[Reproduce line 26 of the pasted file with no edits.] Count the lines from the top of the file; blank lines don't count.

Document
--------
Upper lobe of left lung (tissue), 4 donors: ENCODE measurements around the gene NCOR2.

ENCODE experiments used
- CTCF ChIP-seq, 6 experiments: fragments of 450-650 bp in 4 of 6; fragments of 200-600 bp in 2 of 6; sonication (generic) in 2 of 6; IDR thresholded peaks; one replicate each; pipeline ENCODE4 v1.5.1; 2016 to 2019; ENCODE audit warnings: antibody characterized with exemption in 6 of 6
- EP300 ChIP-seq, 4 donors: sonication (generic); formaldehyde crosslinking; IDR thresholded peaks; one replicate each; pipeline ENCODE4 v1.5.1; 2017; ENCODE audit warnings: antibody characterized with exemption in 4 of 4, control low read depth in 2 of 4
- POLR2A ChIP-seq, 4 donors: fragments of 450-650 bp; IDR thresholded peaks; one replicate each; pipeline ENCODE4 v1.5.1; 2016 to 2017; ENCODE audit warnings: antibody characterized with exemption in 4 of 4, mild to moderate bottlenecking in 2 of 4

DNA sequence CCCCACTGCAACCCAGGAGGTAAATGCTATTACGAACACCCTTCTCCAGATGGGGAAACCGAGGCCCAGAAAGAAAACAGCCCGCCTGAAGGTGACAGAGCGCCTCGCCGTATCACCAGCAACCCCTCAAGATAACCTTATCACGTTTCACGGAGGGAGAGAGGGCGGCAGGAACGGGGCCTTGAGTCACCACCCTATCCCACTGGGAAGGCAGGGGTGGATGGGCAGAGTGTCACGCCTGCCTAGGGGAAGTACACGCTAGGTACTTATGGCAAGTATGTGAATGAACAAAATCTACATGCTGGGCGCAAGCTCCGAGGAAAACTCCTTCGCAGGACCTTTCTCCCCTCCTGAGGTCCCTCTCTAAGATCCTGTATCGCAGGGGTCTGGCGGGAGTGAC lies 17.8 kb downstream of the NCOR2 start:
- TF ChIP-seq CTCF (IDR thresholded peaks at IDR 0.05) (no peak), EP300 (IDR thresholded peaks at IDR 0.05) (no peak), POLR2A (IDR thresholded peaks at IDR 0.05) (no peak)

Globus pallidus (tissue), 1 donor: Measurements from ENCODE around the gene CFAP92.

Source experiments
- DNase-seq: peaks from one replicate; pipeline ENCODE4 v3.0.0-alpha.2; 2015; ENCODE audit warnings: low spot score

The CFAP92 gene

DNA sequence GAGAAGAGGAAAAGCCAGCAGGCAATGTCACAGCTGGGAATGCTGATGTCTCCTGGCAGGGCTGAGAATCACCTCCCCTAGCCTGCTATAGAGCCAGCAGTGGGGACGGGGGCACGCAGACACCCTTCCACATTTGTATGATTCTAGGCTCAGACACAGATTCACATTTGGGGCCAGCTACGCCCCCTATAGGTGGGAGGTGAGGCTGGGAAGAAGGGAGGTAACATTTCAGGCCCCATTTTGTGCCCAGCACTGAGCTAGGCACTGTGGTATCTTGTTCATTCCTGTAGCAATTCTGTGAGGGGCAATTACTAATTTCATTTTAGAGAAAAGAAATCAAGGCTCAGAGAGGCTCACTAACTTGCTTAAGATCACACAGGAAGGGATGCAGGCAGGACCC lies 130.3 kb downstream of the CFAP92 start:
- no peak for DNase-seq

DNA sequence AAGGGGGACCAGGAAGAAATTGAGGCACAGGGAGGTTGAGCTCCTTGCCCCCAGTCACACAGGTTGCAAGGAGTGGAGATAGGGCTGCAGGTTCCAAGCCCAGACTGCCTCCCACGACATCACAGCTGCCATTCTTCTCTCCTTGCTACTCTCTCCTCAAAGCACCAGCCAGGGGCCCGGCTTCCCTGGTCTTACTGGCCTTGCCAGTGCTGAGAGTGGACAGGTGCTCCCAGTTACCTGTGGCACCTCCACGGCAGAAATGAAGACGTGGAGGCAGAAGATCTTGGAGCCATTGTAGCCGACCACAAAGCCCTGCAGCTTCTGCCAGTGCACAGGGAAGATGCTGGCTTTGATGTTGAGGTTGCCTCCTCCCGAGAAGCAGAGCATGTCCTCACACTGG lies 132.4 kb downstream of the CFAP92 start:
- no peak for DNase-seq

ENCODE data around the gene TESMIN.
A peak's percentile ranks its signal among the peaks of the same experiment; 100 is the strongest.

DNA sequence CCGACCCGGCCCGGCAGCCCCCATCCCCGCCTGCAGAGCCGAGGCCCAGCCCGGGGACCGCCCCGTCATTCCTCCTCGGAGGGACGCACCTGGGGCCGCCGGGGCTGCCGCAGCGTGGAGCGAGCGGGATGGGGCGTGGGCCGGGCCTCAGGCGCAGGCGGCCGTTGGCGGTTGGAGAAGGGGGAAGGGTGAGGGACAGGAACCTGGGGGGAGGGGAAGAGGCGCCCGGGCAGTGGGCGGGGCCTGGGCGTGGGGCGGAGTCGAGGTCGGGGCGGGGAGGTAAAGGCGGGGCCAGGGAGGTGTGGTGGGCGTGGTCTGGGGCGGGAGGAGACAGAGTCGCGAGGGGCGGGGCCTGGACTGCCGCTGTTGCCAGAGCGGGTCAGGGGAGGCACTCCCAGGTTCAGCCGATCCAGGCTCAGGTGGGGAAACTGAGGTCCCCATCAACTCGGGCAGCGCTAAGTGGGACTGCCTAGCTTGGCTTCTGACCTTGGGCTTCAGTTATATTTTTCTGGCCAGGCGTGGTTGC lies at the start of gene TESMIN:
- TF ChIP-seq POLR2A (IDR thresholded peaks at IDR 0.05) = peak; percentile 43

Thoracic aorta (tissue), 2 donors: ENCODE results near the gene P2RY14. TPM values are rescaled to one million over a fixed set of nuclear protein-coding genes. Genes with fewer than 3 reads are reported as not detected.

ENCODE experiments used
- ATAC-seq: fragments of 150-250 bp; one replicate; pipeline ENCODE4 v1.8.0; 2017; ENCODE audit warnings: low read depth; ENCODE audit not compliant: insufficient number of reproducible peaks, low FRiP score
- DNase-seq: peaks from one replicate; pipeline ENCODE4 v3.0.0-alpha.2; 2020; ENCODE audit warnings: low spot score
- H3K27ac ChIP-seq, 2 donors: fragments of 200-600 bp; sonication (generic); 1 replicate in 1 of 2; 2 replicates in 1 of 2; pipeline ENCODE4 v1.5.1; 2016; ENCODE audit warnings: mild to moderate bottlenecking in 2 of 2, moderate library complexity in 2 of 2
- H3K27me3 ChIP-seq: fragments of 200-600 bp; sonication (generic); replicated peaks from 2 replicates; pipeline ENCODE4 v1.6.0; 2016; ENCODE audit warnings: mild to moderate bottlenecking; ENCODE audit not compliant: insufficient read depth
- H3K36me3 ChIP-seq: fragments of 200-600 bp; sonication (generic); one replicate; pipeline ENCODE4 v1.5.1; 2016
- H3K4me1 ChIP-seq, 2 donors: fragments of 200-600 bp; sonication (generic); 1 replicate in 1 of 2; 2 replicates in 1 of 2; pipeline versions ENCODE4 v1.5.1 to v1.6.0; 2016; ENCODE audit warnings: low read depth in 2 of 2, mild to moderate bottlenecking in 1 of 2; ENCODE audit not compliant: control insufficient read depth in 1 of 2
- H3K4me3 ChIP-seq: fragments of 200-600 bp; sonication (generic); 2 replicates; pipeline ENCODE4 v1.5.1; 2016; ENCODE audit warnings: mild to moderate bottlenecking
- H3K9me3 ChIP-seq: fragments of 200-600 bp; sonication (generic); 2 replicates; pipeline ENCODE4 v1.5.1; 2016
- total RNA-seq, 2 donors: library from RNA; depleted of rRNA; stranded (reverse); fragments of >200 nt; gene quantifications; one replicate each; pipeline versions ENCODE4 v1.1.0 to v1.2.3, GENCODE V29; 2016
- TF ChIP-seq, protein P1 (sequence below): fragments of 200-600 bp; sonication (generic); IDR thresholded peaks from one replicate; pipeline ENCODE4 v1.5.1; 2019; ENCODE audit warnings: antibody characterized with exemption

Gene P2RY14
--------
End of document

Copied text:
- H3K36me3 ChIP-seq: fragments of 200-600 bp; sonication (generic); one replicate; pipeline ENCODE4 v1.5.1; 2016